In essence they have a levy. The increased land value from this public benifit will be reflected in their rates charge which will be higher.

Just like those that live elsewhere in the territory and receive a benifit of higher land value through being closer to government (and private) services.

I don’t know how many times this gets brought up but higher rates do not equate to those residents paying for the tram (that’s not what general rates are for) and regardless those residents can take their massive capital gain by selling their properties and not pay a cent.

I’m talking about a dedicated levy on top of rates payable by existing owners to pay for the huge private benefit they will receive from public funds. A public subsidy far in excess of any road subsidy you could name.

Correct higher rates don’t pay for the light rail or what ever thing gets built.

However if there is a personal gain from being near said items then that will be reflected in land value which in turn will be reflected in their rates which is what you were suggesting. So they are paying for the benifit not for the infrastructure.

If the residents choose to stay, they will be paying for the future benefit of having access to the higher level of services and amenity that is supposed to be captured by their land value.

They are not paying one cent of the massive one off increase in their land value due to the huge public expenditure on increasing those service levels. It is in effect a public gift paid by all ratepayers of tens (maybe hundreds) of thousands of dollars in increased land value that they are free to pocket at any time by selling.

I know that you know what I’m talking about, so there’s no point in trying to derail the point with irrelevant arguments about increased rates that they don’t have to pay if they choose not to.

If the government was truly serious that this project is a net positive to these communities, they should have proposed that they pay directly (at least partly) for it and then gauged the support come election time. But we both know that doing so would have cost them thousands of votes and potentially government which is why they didn’t.

Start a tax now for light rail areas. All properties within 1km of the light rail line pay an amount for the next 10 years.

chewy14 chewy14 12:18 pm 28 Nov 16

JC said :

chewy14 said :

JC said :

chewy14 said :

JC said :

A toll isn’t a bad idea but should it not be used to pay for the Majura Parkway itself? That’s right roads good, affordable yadda yadda yadda, public transport bad need to pay themselves etc.

FYI every trip on the Majura Parkway is being subsidised to the tune of at least 83c. I say at least because I am using 2030 traffic projections (40000 trips per day) as opposed to today’s figures increasing to 2030 projections meaning now would be higher about $1.50. And assuming no finance costs on top of the construction. Then to compare with light rail spreading the ‘investment’ over 20 years. Oh that’s right the piddly $300 per year of actual rego pays for it all plus maintenance etx. Right?

Yep, they should have made it a toll road.

The same as they should have instituted a tram levy for property owners near the light rail line to cover the massive private benefit they will receive from public funds.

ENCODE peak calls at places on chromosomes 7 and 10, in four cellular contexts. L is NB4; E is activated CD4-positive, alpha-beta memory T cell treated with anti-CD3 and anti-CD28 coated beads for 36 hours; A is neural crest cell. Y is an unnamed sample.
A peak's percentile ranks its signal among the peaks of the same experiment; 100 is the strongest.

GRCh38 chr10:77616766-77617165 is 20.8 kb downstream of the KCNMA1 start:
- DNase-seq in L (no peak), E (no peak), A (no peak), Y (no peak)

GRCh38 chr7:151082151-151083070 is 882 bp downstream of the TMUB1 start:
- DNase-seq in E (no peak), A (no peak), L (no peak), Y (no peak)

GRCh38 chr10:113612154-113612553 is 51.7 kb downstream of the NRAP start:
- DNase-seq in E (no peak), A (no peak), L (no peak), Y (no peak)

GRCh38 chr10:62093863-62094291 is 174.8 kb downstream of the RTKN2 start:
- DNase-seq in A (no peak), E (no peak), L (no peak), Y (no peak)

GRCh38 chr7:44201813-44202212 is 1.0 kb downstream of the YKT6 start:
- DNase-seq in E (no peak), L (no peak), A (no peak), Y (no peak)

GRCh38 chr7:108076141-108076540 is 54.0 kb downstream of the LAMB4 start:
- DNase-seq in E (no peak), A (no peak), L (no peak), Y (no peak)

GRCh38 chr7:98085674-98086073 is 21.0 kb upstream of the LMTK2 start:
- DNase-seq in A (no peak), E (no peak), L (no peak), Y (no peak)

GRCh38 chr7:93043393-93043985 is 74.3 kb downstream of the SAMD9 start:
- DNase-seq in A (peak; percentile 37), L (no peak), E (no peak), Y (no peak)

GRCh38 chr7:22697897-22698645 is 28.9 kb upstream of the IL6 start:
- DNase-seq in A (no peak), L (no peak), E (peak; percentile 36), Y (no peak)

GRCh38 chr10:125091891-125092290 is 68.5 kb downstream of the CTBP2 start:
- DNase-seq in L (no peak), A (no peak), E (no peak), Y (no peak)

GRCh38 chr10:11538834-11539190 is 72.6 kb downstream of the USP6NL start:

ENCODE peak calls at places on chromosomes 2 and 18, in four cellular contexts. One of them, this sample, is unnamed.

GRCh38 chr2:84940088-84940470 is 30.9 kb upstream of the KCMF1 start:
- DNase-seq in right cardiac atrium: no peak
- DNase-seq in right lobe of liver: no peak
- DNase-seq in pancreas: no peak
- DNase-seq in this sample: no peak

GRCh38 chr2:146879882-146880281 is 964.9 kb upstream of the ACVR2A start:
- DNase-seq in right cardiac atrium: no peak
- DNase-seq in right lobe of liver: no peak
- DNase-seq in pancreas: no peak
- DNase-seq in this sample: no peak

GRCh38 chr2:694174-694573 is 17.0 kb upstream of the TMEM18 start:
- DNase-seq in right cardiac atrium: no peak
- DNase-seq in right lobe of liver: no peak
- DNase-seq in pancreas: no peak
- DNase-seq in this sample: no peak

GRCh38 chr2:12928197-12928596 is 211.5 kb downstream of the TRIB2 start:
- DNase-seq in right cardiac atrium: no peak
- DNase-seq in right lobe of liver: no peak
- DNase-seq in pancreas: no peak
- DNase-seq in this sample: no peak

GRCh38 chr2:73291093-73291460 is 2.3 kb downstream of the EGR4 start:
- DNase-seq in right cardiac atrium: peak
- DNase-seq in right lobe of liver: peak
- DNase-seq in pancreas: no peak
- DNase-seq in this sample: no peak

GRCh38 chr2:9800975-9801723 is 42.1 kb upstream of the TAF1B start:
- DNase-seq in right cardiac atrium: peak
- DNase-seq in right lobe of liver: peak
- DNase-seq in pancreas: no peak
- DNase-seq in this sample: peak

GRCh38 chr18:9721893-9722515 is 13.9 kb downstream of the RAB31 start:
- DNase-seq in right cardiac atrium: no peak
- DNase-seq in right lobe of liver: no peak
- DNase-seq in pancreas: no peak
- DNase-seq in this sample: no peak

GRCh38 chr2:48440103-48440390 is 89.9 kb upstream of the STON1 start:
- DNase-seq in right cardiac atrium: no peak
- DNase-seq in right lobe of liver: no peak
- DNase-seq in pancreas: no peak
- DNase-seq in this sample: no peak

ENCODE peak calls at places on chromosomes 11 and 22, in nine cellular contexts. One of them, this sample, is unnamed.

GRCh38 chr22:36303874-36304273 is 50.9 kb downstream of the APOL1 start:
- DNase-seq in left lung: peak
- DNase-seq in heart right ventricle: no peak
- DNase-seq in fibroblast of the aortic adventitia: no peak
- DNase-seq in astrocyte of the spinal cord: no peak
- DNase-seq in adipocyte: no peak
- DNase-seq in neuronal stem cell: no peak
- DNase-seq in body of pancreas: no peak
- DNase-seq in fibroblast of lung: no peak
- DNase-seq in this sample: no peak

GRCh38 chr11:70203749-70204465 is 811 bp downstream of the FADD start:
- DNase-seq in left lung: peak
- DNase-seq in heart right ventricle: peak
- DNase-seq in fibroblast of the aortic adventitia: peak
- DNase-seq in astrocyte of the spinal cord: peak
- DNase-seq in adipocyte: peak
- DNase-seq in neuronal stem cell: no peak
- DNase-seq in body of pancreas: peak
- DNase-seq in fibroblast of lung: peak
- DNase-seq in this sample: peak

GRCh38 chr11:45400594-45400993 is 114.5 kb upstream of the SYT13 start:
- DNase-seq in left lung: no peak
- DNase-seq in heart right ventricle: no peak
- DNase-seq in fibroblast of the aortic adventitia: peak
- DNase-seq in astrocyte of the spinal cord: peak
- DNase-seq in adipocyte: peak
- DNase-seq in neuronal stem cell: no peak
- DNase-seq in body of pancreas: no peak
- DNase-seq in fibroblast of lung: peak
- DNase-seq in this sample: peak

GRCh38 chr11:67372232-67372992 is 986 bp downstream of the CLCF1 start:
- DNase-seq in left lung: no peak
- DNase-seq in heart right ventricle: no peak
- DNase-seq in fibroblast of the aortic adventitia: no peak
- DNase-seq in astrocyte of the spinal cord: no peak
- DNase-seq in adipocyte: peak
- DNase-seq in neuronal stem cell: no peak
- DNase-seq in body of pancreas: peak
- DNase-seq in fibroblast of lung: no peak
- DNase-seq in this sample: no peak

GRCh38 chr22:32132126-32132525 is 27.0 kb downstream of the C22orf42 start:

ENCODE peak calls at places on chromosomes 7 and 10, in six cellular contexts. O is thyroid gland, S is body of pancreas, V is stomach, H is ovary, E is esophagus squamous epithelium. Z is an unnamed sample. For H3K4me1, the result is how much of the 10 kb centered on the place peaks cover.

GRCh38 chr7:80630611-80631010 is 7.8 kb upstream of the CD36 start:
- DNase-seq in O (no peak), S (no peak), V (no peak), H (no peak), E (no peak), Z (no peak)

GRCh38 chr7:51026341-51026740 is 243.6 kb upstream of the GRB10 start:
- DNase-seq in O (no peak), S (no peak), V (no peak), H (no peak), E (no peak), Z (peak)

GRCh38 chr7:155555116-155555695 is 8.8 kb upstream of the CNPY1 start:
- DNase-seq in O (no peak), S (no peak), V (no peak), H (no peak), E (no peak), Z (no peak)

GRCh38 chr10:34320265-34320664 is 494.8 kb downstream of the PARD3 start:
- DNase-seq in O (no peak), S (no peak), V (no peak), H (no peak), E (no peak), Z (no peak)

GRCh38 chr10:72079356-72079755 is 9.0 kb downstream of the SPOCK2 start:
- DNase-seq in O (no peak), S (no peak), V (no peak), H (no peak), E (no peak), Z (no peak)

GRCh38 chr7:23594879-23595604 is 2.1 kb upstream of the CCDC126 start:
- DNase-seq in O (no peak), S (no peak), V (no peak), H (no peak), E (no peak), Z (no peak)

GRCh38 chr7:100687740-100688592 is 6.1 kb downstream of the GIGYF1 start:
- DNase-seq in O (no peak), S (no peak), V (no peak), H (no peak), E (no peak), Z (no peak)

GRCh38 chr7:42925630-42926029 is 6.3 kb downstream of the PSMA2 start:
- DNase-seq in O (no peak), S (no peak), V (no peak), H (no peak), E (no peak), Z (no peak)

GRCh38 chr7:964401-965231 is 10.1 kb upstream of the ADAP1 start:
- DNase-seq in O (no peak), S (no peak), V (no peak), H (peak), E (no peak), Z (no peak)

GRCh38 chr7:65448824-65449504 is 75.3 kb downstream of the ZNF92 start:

Good to have you on board.

In essence they have a levy. The increased land value from this public benifit will be reflected in their rates charge which will be higher.

Just like those that live elsewhere in the territory and receive a benifit of higher land value through being closer to government (and private) services.

I don’t know how many times this gets brought up but higher rates do not equate to those residents paying for the tram (that’s not what general rates are for) and regardless those residents can take their massive capital gain by selling their properties and not pay a cent.

I’m talking about a dedicated levy on top of rates payable by existing owners to pay for the huge private benefit they will receive from public funds. A public subsidy far in excess of any road subsidy you could name.

Correct higher rates don’t pay for the light rail or what ever thing gets built.

However if there is a personal gain from being near said items then that will be reflected in land value which in turn will be reflected in their rates which is what you were suggesting. So they are paying for the benifit not for the infrastructure.

If the residents choose to stay, they will be paying for the future benefit of having access to the higher level of services and amenity that is supposed to be captured by their land value.

They are not paying one cent of the massive one off increase in their land value due to the huge public expenditure on increasing those service levels. It is in effect a public gift paid by all ratepayers of tens (maybe hundreds) of thousands of dollars in increased land value that they are free to pocket at any time by selling.

I know that you know what I’m talking about, so there’s no point in trying to derail the point with irrelevant arguments about increased rates that they don’t have to pay if they choose not to.

If the government was truly serious that this project is a net positive to these communities, they should have proposed that they pay directly (at least partly) for it and then gauged the support come election time. But we both know that doing so would have cost them thousands of votes and potentially government which is why they didn’t.

JC JC 11:11 am 28 Nov 16

dungfungus said :

JC said :

dungfungus said :

JC said :

dungfungus said :

tuffmouse said :

JC said :

tuffmouse said :